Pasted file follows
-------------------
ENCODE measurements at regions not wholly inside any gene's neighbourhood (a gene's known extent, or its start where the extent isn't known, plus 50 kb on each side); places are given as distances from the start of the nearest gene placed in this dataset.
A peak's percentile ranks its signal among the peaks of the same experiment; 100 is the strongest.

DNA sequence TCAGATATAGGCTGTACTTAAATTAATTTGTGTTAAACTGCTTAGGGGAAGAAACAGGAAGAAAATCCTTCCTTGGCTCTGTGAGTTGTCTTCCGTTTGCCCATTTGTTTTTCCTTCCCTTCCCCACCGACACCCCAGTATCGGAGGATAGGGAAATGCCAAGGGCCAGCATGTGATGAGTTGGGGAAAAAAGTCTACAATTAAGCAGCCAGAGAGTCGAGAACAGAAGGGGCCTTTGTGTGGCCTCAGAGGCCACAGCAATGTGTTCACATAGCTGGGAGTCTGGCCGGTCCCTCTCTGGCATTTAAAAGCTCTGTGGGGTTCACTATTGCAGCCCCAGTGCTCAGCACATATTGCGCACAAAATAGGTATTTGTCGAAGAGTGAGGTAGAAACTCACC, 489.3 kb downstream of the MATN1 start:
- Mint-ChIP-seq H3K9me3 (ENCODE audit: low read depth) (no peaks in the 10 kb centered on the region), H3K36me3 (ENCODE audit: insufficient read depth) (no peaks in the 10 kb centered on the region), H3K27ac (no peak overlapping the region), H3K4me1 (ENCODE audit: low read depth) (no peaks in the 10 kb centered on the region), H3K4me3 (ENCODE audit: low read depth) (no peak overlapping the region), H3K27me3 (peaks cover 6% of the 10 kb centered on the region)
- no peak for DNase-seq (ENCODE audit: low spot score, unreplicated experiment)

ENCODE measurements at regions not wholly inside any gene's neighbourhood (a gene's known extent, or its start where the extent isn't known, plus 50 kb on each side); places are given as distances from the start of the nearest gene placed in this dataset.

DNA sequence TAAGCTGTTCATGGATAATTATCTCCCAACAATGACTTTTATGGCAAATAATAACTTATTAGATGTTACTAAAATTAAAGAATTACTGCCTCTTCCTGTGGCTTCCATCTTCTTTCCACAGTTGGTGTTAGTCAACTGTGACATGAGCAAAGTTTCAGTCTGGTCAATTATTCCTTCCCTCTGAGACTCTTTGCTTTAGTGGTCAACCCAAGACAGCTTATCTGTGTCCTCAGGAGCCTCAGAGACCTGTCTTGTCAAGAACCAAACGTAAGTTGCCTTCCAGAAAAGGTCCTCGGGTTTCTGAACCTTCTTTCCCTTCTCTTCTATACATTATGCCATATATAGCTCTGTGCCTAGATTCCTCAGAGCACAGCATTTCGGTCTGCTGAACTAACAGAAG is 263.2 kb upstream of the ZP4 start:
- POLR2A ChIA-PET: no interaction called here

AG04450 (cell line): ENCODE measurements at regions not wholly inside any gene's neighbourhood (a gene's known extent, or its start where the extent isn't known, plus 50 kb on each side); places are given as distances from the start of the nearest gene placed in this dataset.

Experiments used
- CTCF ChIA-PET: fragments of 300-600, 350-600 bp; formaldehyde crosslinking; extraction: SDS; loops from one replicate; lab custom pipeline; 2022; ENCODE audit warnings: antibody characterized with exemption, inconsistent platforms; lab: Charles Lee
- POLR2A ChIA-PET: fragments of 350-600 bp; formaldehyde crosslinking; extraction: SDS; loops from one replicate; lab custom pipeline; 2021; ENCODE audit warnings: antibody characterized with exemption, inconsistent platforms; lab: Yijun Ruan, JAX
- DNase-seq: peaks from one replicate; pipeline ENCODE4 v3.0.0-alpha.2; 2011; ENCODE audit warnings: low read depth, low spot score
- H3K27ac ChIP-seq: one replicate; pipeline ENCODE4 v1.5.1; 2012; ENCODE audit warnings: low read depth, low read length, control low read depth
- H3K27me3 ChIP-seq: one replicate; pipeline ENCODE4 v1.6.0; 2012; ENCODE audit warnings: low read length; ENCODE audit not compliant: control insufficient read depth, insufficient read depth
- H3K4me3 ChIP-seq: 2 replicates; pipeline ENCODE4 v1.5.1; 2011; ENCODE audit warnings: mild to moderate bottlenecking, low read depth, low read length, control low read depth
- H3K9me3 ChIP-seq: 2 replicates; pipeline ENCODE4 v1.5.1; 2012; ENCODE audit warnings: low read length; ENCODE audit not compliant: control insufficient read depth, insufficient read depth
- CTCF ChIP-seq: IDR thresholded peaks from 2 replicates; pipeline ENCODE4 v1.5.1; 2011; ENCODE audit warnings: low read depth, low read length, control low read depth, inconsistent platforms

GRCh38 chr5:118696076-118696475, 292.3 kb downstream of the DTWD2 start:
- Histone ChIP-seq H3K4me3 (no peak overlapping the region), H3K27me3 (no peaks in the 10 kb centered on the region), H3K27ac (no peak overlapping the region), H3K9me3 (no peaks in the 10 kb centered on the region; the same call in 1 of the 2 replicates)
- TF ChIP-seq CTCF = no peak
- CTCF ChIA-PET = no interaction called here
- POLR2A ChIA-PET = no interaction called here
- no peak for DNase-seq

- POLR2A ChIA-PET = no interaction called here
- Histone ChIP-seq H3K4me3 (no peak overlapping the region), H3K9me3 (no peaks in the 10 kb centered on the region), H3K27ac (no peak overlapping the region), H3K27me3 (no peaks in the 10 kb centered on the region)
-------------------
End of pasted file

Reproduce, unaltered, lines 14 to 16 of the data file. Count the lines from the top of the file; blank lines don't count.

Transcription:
- H3K27ac ChIP-seq: one replicate; pipeline ENCODE4 v1.5.1; 2012; ENCODE audit warnings: low read depth, low read length, control low read depth
- H3K27me3 ChIP-seq: one replicate; pipeline ENCODE4 v1.6.0; 2012; ENCODE audit warnings: low read length; ENCODE audit not compliant: control insufficient read depth, insufficient read depth
- H3K4me3 ChIP-seq: 2 replicates; pipeline ENCODE4 v1.5.1; 2011; ENCODE audit warnings: mild to moderate bottlenecking, low read depth, low read length, control low read depth